Helping America Navigate a New Energy Reality

Where has the oil gone? Missing barrels and market rebalancing

By on 8 Mar 2016 in analysis, notable posts

Fuel pumps are pictured at a gas station in Sidi Allal El Bahraoui, Morocco, February 7, 2016. REUTERS/Youssef Boudlal

(Reuters) Global oil production exceeded consumption by just over 1 billion barrels in 2014/15, according to the International Energy Agency (IEA).

Production exceeded consumption by an average of 0.9 million barrels per day in 2014 and 2.0 million bpd in 2015 ( tmsnrt.rs/1pvIEw8 ).

Of the 1 billion barrels reportedly produced but not consumed, roughly 420 million are being stored on land in member countries of the Organisation for Economic Cooperation and Development (OECD).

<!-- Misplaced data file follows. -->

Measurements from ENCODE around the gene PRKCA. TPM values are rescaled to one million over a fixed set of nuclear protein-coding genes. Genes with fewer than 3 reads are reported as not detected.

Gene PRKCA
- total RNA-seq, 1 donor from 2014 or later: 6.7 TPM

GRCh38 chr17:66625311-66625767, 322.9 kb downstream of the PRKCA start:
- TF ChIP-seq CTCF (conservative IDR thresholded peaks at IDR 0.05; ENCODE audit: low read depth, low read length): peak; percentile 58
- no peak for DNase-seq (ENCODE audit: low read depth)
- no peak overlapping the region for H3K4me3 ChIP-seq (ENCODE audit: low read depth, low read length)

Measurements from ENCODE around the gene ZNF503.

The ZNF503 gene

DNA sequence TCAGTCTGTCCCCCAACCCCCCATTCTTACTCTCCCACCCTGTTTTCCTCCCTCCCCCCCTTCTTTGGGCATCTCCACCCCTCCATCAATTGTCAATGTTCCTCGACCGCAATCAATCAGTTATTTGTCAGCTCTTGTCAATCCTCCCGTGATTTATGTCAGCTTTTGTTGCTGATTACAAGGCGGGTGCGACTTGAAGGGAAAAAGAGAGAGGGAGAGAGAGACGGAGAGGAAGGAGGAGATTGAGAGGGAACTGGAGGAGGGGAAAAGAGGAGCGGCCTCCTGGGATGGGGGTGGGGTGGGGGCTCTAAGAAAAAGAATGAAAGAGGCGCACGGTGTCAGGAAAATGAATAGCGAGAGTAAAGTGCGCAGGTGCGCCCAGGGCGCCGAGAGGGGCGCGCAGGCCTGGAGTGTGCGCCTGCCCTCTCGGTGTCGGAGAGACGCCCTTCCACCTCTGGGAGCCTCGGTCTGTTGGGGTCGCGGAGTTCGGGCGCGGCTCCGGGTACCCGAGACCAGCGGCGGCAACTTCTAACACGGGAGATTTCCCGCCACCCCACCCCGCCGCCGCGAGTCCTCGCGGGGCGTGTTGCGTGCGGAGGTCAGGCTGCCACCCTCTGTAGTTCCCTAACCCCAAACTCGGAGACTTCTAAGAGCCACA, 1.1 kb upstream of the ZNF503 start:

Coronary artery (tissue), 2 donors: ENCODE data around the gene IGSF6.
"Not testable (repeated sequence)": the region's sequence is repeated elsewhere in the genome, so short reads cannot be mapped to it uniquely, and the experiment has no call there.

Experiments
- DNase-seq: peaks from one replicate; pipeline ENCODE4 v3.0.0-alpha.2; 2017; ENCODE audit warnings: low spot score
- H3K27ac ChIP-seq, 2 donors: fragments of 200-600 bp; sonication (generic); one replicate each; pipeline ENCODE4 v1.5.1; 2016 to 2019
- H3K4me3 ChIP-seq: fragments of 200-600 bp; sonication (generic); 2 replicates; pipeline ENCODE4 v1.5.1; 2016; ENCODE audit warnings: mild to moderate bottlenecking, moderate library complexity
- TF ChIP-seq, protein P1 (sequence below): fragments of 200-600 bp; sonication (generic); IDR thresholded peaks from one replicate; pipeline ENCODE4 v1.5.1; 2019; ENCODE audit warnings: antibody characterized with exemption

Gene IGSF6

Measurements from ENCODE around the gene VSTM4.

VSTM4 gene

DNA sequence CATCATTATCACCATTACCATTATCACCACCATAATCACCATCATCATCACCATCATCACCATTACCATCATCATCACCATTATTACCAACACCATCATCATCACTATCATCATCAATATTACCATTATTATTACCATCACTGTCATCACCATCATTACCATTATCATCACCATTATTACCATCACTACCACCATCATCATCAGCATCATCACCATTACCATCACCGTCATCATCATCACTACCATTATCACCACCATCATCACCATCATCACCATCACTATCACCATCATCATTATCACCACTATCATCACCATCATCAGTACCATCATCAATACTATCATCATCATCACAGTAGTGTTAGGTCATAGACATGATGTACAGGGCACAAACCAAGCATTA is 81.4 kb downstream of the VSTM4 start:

Another 75 million barrels are thought to be stored at sea or in transit by tanker somewhere from the oil fields to the refineries.

That leaves 550 million “missing barrels” unaccounted for, apparently produced but not consumed and not visible in the inventory statistics (“Oil Market Report”, IEA, Feb. 2016).

Missing barrels are recorded in the “miscellaneous to balance” line of the IEA’s monthly Oil Market Report as the difference between production, consumption and reported stock changes.

The miscellaneous item reflects errors in data from OECD countries, errors in the agency’s estimates for supply and demand in non-OECD countries, and stockpile changes outside the OECD that go unrecorded.

IEA data currently shows a miscellaneous to balance item of 0.5 million barrels per day in 2014 and 1.0 million barrels per day in 2015.

Top